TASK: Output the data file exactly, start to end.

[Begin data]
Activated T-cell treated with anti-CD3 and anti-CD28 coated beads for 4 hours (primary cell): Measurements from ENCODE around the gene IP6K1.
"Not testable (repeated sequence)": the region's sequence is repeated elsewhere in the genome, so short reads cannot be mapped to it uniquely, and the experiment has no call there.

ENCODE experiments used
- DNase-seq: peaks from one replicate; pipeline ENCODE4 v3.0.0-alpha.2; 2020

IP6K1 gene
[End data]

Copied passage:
Activated T-cell treated with anti-CD3 and anti-CD28 coated beads for 4 hours (primary cell): Measurements from ENCODE around the gene IP6K1.
"Not testable (repeated sequence)": the region's sequence is repeated elsewhere in the genome, so short reads cannot be mapped to it uniquely, and the experiment has no call there.

ENCODE experiments used
- DNase-seq: peaks from one replicate; pipeline ENCODE4 v3.0.0-alpha.2; 2020

IP6K1 gene